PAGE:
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Influence of long-term application of feedlot manure amendments on water repellency of a clay loam soil

Miller, J.J., Beasley, B.W., Hazendonk, P., Drury, C.F., Chanasyk, D.S. (2017). Influence of long-term application of feedlot manure amendments on water repellency of a clay loam soil, 46(3), 667-675. http://dx.doi.org/10.2134/jeq2017.02.0074

Abstract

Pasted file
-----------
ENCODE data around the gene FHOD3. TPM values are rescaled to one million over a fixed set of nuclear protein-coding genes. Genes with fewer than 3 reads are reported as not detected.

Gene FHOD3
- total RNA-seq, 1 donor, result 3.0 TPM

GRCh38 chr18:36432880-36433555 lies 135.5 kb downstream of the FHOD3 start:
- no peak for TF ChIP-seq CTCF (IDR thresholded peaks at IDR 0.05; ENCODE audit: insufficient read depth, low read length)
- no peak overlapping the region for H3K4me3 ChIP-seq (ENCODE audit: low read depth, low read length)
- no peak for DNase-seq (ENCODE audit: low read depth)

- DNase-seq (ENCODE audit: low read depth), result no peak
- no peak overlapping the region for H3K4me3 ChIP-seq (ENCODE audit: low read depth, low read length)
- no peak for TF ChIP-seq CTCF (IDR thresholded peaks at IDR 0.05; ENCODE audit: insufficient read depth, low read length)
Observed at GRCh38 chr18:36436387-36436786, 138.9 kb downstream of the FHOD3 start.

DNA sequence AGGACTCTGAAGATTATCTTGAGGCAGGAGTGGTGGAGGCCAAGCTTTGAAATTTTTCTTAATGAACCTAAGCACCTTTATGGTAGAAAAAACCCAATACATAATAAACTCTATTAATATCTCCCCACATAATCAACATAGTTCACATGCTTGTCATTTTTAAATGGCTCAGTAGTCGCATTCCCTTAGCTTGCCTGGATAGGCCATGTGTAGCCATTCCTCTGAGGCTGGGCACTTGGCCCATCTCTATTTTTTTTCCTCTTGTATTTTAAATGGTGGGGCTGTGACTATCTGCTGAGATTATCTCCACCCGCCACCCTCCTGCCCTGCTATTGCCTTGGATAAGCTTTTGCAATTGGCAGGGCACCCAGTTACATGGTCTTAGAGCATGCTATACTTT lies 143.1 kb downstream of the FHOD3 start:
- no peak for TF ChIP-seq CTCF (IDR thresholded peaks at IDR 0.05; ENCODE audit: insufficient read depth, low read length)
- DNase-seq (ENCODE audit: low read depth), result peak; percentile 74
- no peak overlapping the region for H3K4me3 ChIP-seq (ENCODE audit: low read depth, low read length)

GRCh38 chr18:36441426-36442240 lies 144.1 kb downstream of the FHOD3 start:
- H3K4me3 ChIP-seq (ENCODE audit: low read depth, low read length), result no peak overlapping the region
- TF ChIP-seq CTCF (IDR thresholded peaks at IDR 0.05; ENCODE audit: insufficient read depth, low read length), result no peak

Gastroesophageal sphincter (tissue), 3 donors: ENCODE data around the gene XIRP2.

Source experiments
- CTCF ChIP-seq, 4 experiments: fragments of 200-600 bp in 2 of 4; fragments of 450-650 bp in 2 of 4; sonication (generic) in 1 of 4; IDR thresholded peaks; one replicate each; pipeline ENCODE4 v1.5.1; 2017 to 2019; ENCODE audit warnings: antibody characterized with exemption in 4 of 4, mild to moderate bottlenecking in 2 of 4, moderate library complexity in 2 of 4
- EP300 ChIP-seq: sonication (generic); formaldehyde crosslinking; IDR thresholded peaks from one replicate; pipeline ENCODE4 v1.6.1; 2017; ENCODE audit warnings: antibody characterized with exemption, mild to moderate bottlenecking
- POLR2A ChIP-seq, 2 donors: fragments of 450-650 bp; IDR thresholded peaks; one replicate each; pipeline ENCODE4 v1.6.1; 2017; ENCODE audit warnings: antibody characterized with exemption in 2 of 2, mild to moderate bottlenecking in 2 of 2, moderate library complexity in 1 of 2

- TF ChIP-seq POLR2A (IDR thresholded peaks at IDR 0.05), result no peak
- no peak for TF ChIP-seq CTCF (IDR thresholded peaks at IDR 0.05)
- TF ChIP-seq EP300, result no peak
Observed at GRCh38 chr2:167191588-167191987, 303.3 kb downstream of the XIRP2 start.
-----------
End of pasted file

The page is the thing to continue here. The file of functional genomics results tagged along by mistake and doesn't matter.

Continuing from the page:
© American Society of Agronomy, Crop Science Society of America, and Soil Science Society of America. 5585 Guilford Rd., Madison, WI 53711 USA. All rights reserved. Long-term application of feedlot manure to cropland may increase the quantity of soil organic carbon (C) and change its quality, which may influence soil water repellency. The objective was to determine the influence of feedlot manure type (stockpiled vs. composted), bedding material (straw [ST] vs. woodchips [WD]), and application rate (13, 39, or 77 Mg ha-1) on repellency of a clay loam soil after 17 annual applications. The repellency was determined on all 14 treatments using the water repellency index (R index), the water drop penetration time (WDPT) method, and molarity of ethanol (MED) test. The C composition of particulate organic matter in soil of five selected treatments after 16 annual applications was also determined using 13C nuclear magnetic resonance-direct polarization with magic-angle spinning (NMRDPMAS). Manure type had no significant (P > 0.05) effect on R index and WDPT, and MED classification was similar. Mean R index and WDPT values were significantly greater and MED classification more hydrophobic for WD than ST. Application rate had no effect on the R index, but WDPT was significantly greater and MED classification more hydrophobic with increasing application rate. Strong (r > 0.7) but nonsignificant positive correlations were found between R index and WDPT versus hydrophobic (alkyl + aromatic) C, lignin at 74 ppm (O-alkyl), and unspecified aromatic compounds at 144 ppm. Specific aromatic compounds also contributed more to repellency than alkyl, O-alkyl, and carbonyl compounds. Overall, all three methods consistently showed that repellency was greater for WD- than ST-amended clay loam soil, but manure type had no effect.

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